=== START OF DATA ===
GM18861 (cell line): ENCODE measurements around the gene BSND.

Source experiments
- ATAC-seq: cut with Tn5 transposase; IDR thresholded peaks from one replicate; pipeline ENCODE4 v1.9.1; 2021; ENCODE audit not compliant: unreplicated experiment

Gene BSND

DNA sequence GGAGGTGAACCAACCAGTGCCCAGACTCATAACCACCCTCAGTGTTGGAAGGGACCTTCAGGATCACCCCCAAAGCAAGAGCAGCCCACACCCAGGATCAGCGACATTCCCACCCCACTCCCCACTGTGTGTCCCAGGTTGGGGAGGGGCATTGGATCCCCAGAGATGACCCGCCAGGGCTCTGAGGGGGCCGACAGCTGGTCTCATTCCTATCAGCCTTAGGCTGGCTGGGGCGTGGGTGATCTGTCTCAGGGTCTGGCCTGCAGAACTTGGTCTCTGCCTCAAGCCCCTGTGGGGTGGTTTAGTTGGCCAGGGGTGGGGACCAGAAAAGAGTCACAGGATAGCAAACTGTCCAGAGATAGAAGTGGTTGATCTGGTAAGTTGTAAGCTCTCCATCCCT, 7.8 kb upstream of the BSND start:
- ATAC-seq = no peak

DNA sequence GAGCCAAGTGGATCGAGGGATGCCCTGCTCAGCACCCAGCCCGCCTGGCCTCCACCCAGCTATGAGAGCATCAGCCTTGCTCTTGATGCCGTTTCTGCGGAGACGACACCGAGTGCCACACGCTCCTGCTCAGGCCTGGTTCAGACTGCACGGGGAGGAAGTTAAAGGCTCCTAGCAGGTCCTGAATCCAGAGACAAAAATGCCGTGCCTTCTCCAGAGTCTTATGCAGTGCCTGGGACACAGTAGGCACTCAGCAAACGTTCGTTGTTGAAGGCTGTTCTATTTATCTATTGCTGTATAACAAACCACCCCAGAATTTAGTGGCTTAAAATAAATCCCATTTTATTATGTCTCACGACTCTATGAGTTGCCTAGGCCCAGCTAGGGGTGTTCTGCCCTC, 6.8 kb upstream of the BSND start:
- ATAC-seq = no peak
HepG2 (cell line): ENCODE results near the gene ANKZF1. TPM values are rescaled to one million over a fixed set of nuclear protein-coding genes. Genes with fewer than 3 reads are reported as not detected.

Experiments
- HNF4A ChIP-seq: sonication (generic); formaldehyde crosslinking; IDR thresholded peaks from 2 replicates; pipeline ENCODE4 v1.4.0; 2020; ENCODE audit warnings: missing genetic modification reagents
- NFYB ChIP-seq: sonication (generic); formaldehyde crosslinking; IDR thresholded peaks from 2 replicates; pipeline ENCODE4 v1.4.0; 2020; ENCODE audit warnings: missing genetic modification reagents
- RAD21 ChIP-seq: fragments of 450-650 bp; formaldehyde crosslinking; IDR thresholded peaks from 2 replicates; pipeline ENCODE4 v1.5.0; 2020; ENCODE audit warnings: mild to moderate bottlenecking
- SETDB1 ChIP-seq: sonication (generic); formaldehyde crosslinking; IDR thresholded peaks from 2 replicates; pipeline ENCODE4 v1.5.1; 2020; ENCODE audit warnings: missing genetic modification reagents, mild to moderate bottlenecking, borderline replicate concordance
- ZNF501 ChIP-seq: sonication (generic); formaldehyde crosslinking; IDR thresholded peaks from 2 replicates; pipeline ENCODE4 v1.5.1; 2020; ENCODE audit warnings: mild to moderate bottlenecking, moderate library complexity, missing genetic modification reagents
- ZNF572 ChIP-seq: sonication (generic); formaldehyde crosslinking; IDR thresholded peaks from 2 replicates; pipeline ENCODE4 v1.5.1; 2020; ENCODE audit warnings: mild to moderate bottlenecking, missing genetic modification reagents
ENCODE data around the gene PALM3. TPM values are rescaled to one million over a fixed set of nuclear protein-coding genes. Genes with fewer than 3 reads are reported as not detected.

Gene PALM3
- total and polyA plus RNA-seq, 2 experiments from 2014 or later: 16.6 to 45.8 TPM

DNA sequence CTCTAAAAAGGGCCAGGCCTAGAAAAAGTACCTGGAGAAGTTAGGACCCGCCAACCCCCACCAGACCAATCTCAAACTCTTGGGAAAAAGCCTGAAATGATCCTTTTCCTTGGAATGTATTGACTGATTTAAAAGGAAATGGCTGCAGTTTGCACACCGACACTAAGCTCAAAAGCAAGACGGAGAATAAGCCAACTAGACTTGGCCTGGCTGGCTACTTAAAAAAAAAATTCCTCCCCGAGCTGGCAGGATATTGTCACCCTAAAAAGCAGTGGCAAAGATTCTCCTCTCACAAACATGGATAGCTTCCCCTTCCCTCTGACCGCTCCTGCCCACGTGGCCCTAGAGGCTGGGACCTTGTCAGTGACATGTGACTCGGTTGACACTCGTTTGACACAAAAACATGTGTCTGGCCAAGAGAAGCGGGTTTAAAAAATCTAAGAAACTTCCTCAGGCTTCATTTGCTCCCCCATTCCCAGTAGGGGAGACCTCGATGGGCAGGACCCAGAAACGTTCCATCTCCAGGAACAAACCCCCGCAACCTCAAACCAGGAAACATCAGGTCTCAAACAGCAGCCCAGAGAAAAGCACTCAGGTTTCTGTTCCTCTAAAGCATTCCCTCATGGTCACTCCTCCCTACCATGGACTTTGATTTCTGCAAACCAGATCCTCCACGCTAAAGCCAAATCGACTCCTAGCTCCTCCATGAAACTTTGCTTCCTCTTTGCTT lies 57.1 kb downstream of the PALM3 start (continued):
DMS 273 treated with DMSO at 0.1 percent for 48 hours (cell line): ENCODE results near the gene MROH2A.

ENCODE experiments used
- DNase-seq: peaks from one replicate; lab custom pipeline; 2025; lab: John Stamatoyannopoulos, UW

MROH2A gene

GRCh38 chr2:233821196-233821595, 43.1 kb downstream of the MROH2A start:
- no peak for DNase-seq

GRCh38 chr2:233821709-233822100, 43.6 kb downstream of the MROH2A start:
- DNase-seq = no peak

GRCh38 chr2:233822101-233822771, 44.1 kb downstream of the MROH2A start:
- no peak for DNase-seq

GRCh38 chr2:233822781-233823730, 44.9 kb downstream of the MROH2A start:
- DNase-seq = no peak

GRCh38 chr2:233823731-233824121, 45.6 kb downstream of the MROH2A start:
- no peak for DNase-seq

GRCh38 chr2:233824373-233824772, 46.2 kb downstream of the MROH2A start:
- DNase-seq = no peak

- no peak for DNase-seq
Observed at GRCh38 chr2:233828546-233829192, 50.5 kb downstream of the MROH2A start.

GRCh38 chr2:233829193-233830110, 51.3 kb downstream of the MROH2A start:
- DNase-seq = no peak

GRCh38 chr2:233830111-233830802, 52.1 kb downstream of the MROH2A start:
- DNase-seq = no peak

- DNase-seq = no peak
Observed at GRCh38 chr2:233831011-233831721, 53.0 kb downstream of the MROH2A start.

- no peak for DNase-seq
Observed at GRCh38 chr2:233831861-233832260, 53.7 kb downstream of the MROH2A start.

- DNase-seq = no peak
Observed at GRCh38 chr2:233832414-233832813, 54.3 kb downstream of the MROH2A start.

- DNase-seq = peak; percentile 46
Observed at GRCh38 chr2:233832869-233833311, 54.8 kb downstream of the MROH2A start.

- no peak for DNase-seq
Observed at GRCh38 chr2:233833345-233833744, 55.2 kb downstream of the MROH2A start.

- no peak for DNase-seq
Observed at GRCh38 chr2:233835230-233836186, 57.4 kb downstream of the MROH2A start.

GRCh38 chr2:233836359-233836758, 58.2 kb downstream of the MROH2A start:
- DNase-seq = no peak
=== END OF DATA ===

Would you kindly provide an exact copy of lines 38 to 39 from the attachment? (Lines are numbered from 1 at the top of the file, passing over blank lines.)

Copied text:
Observed at GRCh38 chr2:233828546-233829192, 50.5 kb downstream of the MROH2A start.

GRCh38 chr2:233829193-233830110, 51.3 kb downstream of the MROH2A start: